We hope you found the viewpoints presented last week by our panel educators to be helpful. If you are taking your first look this week, welcome!

In an effort to provide some additional tools to aid in your success, we have posed questions to educators from across the country; each with different experiences, focuses, and student demographics. We will post new questions and responses each week, so continue to check back.

We also hope that you will contribute ideas born of your own experience by commenting and continuing the conversation. If you have a question you would like to submit, please message us with “Music Ed. Question” as the first line in the question.

Please see the attachment to “Meet the Panel”


My first year is just about to begin. My position is in a low income, Title one school. There are a lot of kids interested in music but the school only has a few instruments. How do I go about finding grants, or is there some “out of the box” ways to teach and include every kid interested?


Lance LaDuke: A quick web search will uncover a number of grants. Crowdsourcing opportunities (gofundme.com or indiegogo.com) may be another possibility, depending on the district guidelines. In terms of “out of the box” thinking, what about a “maker band” where students create their own instruments? There are a number of instruments (ukulele, cajon, didjeridoo, etc.) that can be created and formed into an ensemble. Work with the math instructors to help draw up the plans, the social studies teachers to help develop curriculum that includes the history and cultures associated with the instruments. Look for community groups to help sponsor your efforts. Post your processes online and show off your group. If you need inspiration, search online for “Landfill Harmonic.” Those folks had nothing but drive, a need for expression and a bunch of stuff we would call junk, and turned it into magic.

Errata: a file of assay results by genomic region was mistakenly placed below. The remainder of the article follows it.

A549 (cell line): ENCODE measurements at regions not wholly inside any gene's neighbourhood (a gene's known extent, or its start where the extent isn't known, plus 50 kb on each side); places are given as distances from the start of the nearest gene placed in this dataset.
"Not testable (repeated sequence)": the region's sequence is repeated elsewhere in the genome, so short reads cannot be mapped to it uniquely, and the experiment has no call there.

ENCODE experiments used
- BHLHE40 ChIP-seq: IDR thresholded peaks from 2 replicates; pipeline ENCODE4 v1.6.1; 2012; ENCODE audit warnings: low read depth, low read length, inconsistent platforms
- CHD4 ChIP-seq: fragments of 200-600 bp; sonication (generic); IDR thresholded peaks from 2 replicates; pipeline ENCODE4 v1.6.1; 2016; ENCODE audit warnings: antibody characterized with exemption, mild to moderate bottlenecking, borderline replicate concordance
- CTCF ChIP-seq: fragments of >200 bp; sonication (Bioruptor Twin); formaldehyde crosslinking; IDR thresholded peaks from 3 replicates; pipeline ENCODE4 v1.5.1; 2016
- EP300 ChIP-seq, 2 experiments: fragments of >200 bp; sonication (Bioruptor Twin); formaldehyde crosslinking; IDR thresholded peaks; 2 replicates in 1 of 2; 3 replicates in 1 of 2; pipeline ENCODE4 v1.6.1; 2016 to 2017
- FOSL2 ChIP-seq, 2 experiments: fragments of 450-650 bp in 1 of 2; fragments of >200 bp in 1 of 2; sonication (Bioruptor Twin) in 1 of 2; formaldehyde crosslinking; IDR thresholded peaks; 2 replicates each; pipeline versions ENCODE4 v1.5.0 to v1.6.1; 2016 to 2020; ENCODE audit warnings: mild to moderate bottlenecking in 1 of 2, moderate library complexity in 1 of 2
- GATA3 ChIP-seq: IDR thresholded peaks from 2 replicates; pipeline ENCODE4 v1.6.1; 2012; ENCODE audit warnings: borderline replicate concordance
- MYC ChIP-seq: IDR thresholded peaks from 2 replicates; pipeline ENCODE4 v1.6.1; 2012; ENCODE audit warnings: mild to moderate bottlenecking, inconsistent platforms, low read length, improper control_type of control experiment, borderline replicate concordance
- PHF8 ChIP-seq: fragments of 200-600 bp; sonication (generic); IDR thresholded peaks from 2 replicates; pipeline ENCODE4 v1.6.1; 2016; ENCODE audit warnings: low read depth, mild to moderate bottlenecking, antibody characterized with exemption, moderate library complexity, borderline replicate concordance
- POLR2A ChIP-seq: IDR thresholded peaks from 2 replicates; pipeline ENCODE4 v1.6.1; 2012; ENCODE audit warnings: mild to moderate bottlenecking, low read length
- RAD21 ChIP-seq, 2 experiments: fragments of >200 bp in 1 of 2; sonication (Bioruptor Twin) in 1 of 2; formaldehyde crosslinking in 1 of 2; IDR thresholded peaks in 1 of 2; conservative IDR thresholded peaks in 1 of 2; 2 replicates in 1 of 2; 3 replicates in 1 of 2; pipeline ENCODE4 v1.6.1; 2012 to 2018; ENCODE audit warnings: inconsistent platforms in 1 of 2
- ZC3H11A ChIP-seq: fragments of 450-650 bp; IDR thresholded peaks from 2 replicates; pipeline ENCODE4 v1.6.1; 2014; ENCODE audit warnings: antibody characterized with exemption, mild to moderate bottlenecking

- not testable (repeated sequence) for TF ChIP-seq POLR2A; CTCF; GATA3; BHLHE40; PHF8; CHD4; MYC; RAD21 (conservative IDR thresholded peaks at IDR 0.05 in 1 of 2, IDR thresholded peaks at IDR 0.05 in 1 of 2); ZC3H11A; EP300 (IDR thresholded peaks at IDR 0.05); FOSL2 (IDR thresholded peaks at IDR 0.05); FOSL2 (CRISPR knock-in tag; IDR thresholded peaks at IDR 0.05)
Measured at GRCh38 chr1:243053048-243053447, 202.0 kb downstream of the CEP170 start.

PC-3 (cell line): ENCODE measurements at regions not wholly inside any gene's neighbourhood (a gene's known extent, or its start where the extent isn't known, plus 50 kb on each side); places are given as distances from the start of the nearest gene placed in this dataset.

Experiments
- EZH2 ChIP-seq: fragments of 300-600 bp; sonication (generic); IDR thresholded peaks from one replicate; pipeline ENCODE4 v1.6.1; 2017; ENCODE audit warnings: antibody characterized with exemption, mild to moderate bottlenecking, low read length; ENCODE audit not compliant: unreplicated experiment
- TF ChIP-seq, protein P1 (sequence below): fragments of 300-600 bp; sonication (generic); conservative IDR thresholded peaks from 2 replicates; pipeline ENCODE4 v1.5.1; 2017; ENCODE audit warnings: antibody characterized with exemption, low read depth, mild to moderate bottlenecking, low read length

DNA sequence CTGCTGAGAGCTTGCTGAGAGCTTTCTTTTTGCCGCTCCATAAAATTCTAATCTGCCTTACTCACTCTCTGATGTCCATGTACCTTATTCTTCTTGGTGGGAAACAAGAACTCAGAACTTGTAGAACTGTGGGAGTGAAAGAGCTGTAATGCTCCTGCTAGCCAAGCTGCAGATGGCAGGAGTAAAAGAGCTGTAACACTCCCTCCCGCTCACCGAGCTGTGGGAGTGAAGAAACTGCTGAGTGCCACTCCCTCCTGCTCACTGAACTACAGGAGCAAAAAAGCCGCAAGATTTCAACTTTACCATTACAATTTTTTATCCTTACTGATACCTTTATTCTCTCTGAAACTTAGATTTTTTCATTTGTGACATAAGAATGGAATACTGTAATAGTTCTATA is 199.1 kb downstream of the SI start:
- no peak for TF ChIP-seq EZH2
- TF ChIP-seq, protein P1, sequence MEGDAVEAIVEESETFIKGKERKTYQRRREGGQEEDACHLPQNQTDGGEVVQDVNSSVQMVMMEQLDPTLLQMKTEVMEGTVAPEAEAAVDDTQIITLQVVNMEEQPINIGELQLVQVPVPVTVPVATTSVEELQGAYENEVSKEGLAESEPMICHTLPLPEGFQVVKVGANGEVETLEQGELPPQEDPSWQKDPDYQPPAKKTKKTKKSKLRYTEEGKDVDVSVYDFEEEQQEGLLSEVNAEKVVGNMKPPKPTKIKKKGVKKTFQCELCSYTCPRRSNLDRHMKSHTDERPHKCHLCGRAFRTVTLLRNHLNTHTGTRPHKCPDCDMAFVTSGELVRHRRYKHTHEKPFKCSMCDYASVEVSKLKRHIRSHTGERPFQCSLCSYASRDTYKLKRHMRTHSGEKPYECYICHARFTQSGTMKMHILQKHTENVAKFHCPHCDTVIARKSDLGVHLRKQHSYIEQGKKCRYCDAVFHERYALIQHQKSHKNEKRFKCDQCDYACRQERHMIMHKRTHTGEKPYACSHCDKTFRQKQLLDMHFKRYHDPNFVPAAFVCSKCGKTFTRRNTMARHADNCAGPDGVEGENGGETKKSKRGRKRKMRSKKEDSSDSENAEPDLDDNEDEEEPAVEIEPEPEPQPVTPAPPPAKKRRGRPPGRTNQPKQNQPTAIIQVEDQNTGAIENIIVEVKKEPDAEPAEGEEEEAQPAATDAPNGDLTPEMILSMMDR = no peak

Dr. Jeff Phillips: Honestly I haven’t had experience in this type of situation, however, I have colleagues that have been very successful being creative in low income situations.  Some of the things that they have done are soliciting lessons and tutoring from local university students, partnering with local churches and fraternal organizations for “instrument drives” and donations,  and getting students that are currently in the program out into businesses for performances (increases the success of the program and promotes funding opportunities).  You may have to have students share instruments in different classes at first, but as the program grows, the success and need should be publicized so that the community can come together and help support the education of their students.

Dr. Russ Gavin: I would encourage you to find a teacher in a similar circumstance and reach out for help! There are a lot of people doing great things in challenging situations. Find a few, reach out, and take good notes!

Ryan Moseley: There are a several resources you can explore to help bring instruments into your school. When looking for grants, contact your local music stores, Fine Arts Councils in your State, local college professors, and even look at your state NafME Chapter or the national NafME website. All of these organizations are great resources to find grants that you can apply for. In addition, there is the national “VH1 Save the Music” foundation and the “National Endowment for the Arts” that could point you in the right place to find grants.

A second option is to put an ad in the local community paper and on your school/district web pages looking for community members to donate used instruments to your school. In addition, talk with your local music store and see if you can work out a deal where they donate their time to repair instruments or repair them at a reduced cost. Tell them what the cause is for and that you will be willing to help promote their store with the parents and students. This makes it a win-win situation for both parties involved.


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